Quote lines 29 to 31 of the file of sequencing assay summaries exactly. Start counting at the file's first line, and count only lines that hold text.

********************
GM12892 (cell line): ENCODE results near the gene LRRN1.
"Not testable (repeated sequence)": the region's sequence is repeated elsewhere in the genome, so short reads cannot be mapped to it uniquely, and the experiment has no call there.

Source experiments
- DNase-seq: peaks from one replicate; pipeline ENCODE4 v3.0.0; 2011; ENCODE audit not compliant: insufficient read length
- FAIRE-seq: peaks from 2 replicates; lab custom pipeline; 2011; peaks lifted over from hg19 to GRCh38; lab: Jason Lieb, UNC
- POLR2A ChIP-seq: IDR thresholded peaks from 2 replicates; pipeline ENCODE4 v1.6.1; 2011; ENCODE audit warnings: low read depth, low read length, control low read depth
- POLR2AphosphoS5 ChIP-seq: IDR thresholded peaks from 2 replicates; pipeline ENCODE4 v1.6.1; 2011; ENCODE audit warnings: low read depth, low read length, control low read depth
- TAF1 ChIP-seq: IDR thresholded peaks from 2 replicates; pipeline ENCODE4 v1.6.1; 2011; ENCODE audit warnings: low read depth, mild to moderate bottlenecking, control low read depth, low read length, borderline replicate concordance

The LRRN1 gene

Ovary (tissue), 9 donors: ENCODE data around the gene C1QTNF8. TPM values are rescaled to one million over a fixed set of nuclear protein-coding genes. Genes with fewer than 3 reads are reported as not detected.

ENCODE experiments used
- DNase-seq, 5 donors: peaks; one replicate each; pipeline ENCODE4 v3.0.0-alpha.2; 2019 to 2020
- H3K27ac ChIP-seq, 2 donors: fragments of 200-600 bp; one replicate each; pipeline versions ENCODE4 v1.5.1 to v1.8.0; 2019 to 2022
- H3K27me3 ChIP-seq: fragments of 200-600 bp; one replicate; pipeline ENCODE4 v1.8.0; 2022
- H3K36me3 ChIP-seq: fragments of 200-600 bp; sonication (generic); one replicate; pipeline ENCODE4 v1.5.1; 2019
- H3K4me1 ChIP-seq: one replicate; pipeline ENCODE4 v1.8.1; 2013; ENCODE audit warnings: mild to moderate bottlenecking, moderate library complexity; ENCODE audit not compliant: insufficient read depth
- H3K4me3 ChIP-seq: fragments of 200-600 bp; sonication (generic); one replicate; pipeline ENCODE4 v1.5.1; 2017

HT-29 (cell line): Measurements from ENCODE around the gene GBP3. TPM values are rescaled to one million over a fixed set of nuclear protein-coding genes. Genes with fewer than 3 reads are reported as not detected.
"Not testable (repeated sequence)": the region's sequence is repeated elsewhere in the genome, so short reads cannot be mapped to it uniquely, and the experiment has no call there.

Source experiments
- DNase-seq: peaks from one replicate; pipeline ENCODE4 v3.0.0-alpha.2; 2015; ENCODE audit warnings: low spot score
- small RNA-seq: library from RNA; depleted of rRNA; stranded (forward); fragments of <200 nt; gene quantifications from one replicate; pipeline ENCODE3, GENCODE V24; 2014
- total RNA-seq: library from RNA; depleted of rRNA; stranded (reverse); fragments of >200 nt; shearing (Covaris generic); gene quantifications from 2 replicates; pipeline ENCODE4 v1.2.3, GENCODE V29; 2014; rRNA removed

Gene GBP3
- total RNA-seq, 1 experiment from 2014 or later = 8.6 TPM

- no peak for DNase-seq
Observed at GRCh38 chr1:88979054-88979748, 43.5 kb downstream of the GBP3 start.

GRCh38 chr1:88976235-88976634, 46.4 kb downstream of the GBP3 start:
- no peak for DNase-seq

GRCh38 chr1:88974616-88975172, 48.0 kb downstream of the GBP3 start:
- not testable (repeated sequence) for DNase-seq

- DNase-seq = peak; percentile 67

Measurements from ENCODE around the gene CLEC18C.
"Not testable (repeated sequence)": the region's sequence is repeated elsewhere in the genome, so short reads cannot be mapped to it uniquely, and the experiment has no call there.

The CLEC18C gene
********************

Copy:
- no peak for DNase-seq

GRCh38 chr1:88974616-88975172, 48.0 kb downstream of the GBP3 start:
- not testable (repeated sequence) for DNase-seq